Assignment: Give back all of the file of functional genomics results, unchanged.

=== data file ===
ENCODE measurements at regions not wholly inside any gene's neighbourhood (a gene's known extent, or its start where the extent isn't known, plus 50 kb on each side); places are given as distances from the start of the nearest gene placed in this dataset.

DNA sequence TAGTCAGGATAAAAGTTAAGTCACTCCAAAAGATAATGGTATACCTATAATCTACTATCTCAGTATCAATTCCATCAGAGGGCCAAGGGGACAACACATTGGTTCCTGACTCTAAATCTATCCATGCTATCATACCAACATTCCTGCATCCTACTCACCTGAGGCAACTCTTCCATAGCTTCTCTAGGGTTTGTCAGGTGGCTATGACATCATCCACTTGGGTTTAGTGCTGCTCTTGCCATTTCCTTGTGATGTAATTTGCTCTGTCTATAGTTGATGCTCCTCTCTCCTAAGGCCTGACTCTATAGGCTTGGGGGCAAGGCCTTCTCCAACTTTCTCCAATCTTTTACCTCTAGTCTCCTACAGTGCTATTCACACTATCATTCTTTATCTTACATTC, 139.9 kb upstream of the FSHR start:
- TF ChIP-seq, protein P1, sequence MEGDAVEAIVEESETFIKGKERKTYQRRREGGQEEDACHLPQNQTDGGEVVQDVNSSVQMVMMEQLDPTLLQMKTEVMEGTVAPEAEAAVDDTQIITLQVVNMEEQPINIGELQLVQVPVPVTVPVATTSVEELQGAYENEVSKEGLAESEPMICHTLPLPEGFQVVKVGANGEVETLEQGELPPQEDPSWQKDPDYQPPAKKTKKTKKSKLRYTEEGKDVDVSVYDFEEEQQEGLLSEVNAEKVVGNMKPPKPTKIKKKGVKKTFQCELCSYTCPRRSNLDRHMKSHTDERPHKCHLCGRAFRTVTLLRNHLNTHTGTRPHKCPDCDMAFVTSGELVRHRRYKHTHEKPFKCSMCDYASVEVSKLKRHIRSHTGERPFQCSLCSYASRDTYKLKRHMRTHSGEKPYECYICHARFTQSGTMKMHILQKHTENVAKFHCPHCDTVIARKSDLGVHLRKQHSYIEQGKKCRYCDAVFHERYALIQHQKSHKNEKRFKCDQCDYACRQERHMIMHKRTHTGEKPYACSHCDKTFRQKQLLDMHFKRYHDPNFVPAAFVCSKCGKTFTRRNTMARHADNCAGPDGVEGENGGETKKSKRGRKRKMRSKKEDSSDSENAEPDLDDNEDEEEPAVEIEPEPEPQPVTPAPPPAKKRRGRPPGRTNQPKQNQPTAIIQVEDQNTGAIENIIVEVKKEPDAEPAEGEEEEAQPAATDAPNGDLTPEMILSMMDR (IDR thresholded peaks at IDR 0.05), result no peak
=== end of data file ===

ENCODE measurements at regions not wholly inside any gene's neighbourhood (a gene's known extent, or its start where the extent isn't known, plus 50 kb on each side); places are given as distances from the start of the nearest gene placed in this dataset.

DNA sequence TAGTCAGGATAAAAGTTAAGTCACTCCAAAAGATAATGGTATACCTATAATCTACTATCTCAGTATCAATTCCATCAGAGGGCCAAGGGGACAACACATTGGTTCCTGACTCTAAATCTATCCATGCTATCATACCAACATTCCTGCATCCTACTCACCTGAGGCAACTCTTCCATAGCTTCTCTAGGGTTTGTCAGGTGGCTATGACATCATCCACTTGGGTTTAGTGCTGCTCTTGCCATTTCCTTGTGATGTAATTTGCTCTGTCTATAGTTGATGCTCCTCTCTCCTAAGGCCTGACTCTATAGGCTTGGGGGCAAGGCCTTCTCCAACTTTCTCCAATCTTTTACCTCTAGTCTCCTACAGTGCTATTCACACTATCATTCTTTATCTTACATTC, 139.9 kb upstream of the FSHR start:
- TF ChIP-seq, protein P1, sequence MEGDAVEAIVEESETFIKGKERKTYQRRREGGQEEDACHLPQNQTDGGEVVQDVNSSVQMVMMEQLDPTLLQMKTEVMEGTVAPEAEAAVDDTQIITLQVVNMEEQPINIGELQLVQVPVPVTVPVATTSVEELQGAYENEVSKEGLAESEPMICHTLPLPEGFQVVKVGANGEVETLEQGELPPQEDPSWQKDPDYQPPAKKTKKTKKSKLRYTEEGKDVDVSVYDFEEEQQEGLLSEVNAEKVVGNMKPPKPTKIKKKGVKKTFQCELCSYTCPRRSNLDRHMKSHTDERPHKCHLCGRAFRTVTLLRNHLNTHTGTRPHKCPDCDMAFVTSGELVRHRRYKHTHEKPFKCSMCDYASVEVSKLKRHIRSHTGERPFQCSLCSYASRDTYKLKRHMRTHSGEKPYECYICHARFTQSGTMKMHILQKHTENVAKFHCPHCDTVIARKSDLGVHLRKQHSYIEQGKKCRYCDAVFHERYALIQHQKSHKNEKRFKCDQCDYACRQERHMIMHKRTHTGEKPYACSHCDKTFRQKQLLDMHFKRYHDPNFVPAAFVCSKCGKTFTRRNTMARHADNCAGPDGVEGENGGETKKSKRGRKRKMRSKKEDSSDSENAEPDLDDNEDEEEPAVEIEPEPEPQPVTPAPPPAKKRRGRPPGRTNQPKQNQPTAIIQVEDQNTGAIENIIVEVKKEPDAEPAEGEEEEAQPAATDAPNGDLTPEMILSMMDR (IDR thresholded peaks at IDR 0.05), result no peak